PBS’ The Great American Read—a new eight-part series that explores and celebrates the power of reading, told through the prism of America’s 100 favorite novels—returned to our screens last night with “Villains and Monsters”: the third, and altogether most dastardly, installment of the show.
The episode—which featured contributions from Margaret Atwood, Gillian Flynn, George R.R. Martin, Neil deGrasse Tyson, Allison Williams, Kevin Young, and more—focused on the marvelously malevolent black hats that stalk the pages of some of the country’s most beloved books: from Voldemort to Frankenstein’s monster (or Dr. Frankenstein himself, depending on where your sympathies lie), Dorian Gray to Randall Flagg, the Queen of Hearts to Moby Dick (or Captain Ahab, depending on where your sympathies lie).
As we do the day after each week’s themed episode airs, we looked back through our Classic Reviews Archive to show you what the critics first wrote about some of these now-iconic books and their evil antagonists.
Read on, if you dare….
Beloved by Toni Morrison
It never looked as terrible as it was and it made her wonder if hell was a pretty place too.
Fire and brimstone all right, but hidden in lacy groves.
“…another triumph. Indeed, Ms. Morrison’s versatility and technical and emotional range appear to know no bounds. If there were any doubts about her stature as a pre-eminent American novelist, of her own or any other generation, Beloved will put them to rest. In three words or less, it’s a hair-raiser … Through the different voices and memories of the book, including that of Sethe’s mother, a survivor of the infamous slave-ship crossing, we experience American slavery as it was lived by those who were its objects of exchange, both at its best—which wasn’t very good—and at its worst, which was as bad as can be imagined. Above all, it is seen as one of the most viciously antifamily institutions human beings have ever devised. The slaves are motherless, fatherless, deprived of their mates, their children, their kin. It is a world in which people suddenly vanish and are never seen again, not through accident or covert operation or terrorism, but as a matter of everyday legal policy … Beloved is written in an antiminimalist prose that is by turns rich, graceful, eccentric, rough, lyrical, sinuous, colloquial and very much to the point.”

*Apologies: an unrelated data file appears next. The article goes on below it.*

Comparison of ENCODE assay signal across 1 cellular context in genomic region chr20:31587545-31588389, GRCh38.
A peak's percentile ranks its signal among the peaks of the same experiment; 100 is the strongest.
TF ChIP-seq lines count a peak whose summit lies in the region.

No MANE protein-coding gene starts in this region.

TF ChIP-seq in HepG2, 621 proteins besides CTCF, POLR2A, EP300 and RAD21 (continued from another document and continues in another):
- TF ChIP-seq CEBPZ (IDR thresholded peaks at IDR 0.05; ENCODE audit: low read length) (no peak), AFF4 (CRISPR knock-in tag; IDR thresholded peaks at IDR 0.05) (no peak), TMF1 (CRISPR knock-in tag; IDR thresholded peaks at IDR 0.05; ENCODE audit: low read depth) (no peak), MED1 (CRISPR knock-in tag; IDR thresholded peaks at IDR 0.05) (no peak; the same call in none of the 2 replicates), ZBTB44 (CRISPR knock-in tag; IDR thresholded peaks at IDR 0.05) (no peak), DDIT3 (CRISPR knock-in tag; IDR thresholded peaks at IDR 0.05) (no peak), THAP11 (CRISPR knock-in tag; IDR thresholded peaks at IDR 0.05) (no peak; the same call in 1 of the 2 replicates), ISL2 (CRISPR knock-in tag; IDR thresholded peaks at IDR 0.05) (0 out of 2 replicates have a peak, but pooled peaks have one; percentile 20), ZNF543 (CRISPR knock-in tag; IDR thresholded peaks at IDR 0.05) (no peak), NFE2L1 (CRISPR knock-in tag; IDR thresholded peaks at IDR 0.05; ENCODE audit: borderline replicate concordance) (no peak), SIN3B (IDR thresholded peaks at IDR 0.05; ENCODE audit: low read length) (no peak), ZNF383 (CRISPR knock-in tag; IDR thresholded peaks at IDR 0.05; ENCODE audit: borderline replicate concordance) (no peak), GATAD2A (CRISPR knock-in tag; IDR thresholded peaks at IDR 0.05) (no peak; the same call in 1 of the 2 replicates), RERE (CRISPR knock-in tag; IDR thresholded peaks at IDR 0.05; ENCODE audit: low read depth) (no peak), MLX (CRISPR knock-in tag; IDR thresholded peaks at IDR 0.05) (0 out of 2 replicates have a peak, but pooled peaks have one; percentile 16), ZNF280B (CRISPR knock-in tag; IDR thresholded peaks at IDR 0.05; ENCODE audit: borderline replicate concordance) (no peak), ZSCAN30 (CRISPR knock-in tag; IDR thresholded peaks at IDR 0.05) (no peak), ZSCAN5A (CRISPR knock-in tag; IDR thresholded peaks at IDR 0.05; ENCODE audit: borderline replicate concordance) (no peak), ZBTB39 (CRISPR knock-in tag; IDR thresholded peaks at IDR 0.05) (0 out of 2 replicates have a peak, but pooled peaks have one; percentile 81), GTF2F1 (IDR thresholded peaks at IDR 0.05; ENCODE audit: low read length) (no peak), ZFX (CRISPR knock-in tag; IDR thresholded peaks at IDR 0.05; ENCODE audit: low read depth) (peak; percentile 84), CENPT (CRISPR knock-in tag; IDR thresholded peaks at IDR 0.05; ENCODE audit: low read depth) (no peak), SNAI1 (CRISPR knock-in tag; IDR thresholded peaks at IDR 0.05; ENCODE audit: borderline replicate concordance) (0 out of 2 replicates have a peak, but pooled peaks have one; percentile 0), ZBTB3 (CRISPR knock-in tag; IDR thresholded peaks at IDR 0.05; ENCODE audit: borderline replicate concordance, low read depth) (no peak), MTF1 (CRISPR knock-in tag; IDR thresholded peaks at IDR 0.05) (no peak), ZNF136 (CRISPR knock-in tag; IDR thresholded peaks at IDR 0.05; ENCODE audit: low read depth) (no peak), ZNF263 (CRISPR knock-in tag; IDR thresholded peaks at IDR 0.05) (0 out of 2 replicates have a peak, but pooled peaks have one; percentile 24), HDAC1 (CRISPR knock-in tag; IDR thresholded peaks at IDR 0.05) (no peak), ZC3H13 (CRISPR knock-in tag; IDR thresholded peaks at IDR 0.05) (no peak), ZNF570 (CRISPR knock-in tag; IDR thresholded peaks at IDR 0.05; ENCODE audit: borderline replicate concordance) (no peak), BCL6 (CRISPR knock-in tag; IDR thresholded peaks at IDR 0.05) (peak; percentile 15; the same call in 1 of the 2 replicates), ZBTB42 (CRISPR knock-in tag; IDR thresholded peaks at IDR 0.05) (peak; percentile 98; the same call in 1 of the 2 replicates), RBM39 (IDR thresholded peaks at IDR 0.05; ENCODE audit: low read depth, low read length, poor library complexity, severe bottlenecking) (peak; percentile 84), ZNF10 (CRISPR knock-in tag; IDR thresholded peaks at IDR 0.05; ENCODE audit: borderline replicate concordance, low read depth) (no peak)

Moby Dick by Herman Melville
It is not down on any map; true places never are.
“Of all the extraordinary books from the pen of Herman Melville this is out and out the most extraordinary. Who would have looked for philosophy in whales, or for poetry in blubber. Yet few books which professedly deal in metaphysics, or claim the parentage of the muses, contain as much true philosophy and as much genuine poetry as the tale of the Pequod’s whaling expedition … To give anything like an outline of the narrative woven together from materials seemingly so uncouth, with a power of thought and force of diction suited to the huge dimensions of its subject, is wholly impossible … [Readers] must be prepared, however, to hear much on board that singularly-tenanted ship which grates upon civilized ears; some heathenish, and worse than heathenish talk is calculated to give even more serious offence. This feature of Herman Melville’s new work we cannot but deeply regret. It is due to him to say that he has steered clear of much that was objectionable in some of his former tales; and it is all the greater pity, that he should have defaced his pages by occasional thrusts against revealed religion which add nothing to the interest of his story, and cannot but shock readers accustomed to a reverent treatment of whatever is associated with sacred subjects … [T]he artist has succeeded in investing objects apparently the most unattractive with an absorbing fascination. The flashes of truth, too, which sparkle on the surface of the foaming sea of thought through which the author pulls his readers in the wake of the whale-ship,—the profound reflections uttered by the actors in the wild watery chase in their own quaint forms of thought and speech,—and the graphic representations of human nature in the startling disguises under which it appears on the deck of the Pequod,—all these things combine to raise The Whale far beyond the level of an ordinary work of fiction. It is not a mere tale of adventures, but a whole philosophy of life, that it unfolds.
–London John Bull, October 25, 1851
When you play a game of thrones you win or you die.
A Game of Thrones by George R. R. Martin
“In a world where the approaching winter will last four decades, kings and queens, knights and renegades struggle for control of a throne. Some fight with sword and mace, others with magic and poison. Beyond the Wall to the north, meanwhile, the Others are preparing their army of the dead to march south as the warmth of summer drains from the land. After more than a decade devoted primarily to TV and screen work, Martin makes a triumphant return to high fantasy with this extraordinarily rich new novel, the first of a trilogy. Although conventional in form, the book stands out from similar work by Eddings, Brooks and others by virtue of its superbly developed characters, accomplished prose and sheer bloody-mindedness. Although the romance of chivalry is central to the culture of the Seven Kingdoms, and tournaments, derring-do and handsome knights abound, these trappings merely give cover to dangerous men and women who will stop at nothing to achieve their goals. When Lord Stark of Winterfell, an honest man, comes south to act as the King’s chief councilor, no amount of heroism or good intentions can keep the realm under control. It is fascinating to watch Martin’s characters mature and grow, particularly Stark’s children, who stand at the center of the book. Martin’s trophy case is already stuffed with major prizes, including Hugos, Nebulas, Locus Awards and a Bram Stoker. He’s probably going to have to add another shelf, at least.”